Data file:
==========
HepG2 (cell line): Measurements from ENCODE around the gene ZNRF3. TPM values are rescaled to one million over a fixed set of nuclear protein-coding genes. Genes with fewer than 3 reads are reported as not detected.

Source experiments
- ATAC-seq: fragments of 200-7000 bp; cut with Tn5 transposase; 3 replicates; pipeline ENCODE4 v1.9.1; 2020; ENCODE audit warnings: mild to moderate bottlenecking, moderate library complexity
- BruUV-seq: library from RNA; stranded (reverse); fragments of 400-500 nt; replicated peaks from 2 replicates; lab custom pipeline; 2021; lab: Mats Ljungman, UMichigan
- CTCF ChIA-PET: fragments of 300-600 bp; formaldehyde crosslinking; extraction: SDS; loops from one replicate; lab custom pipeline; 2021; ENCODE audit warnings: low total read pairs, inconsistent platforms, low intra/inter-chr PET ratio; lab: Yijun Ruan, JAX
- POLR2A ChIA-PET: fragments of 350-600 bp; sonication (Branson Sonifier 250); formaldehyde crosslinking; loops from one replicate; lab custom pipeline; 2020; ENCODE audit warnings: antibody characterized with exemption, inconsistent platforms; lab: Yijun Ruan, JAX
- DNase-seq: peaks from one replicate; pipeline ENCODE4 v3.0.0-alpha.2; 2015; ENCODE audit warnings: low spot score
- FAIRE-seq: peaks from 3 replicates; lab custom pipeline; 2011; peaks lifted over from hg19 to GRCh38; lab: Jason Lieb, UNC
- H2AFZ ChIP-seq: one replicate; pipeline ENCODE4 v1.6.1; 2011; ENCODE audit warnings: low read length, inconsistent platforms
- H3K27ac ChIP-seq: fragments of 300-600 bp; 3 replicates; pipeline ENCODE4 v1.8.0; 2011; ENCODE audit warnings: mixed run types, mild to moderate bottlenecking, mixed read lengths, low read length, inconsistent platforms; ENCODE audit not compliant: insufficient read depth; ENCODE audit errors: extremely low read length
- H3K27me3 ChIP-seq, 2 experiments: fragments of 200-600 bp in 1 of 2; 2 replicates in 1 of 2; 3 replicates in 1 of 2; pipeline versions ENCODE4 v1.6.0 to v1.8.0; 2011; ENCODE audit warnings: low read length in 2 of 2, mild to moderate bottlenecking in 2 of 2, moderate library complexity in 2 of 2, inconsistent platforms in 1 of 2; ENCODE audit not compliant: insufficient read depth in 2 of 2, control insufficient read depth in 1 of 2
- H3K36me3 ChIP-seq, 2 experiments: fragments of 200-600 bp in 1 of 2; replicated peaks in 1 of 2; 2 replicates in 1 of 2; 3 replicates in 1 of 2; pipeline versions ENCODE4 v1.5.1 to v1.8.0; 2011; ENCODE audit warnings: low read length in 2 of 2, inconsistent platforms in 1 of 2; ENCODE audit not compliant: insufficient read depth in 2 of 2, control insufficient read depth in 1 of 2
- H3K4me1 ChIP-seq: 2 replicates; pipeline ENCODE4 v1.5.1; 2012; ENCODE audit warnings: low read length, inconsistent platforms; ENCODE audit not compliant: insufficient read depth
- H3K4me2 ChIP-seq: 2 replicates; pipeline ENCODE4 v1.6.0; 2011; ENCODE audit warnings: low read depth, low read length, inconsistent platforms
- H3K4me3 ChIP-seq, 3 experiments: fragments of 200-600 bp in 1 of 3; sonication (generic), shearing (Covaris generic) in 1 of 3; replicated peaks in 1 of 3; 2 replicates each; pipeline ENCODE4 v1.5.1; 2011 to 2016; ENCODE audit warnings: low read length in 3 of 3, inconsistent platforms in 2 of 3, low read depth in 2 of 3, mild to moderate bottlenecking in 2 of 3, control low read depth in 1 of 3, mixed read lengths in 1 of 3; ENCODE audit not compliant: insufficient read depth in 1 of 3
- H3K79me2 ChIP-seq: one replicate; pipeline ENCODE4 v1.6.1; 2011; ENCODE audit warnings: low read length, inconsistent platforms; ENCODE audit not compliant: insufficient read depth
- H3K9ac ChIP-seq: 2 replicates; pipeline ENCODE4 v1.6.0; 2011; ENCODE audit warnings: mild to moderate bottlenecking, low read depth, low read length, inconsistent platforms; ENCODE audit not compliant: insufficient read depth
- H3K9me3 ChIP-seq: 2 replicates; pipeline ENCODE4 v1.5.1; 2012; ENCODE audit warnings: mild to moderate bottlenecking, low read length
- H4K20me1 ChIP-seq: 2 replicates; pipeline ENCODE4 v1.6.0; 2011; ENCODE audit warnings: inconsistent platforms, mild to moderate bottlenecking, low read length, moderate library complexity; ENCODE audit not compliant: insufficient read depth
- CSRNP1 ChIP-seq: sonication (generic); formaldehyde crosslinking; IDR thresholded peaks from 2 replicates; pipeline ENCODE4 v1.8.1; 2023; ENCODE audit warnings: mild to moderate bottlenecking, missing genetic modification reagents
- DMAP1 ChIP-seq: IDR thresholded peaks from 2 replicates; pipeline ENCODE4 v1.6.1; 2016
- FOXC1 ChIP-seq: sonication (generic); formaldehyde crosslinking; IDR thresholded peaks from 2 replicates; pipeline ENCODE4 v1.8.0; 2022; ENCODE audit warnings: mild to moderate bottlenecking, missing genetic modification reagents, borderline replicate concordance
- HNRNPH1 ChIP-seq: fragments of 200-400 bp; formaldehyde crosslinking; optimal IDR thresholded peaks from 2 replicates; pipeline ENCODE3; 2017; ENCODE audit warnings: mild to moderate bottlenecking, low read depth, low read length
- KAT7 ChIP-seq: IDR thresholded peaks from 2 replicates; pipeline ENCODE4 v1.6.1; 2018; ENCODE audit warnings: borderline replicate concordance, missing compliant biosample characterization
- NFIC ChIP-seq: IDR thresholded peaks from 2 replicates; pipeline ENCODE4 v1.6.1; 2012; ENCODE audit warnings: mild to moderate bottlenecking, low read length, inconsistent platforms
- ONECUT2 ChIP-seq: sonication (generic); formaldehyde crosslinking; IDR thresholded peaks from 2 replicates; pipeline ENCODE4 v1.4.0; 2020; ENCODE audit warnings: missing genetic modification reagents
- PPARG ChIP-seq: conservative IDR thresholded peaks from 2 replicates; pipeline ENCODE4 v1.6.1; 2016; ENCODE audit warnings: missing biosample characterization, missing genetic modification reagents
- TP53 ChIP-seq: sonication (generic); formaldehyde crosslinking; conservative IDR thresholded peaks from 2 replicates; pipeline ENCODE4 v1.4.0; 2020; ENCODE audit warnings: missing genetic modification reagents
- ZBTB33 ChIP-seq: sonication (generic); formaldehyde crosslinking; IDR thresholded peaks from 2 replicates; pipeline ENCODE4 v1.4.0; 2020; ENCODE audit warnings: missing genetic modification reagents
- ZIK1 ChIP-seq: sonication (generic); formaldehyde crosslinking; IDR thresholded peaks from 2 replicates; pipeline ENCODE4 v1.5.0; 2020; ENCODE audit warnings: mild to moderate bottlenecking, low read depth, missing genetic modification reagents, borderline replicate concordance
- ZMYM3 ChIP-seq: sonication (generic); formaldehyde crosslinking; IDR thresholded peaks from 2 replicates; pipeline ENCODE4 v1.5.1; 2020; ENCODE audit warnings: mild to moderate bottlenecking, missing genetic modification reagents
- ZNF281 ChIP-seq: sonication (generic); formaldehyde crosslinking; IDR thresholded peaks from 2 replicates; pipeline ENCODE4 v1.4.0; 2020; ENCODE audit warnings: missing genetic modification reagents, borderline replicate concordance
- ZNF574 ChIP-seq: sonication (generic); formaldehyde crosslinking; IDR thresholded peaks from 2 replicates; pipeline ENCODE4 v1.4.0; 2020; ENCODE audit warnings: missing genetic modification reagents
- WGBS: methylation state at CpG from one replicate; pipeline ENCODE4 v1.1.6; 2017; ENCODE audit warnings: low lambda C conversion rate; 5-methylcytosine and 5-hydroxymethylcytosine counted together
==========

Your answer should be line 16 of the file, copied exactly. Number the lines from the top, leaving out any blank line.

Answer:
- H3K79me2 ChIP-seq: one replicate; pipeline ENCODE4 v1.6.1; 2011; ENCODE audit warnings: low read length, inconsistent platforms; ENCODE audit not compliant: insufficient read depth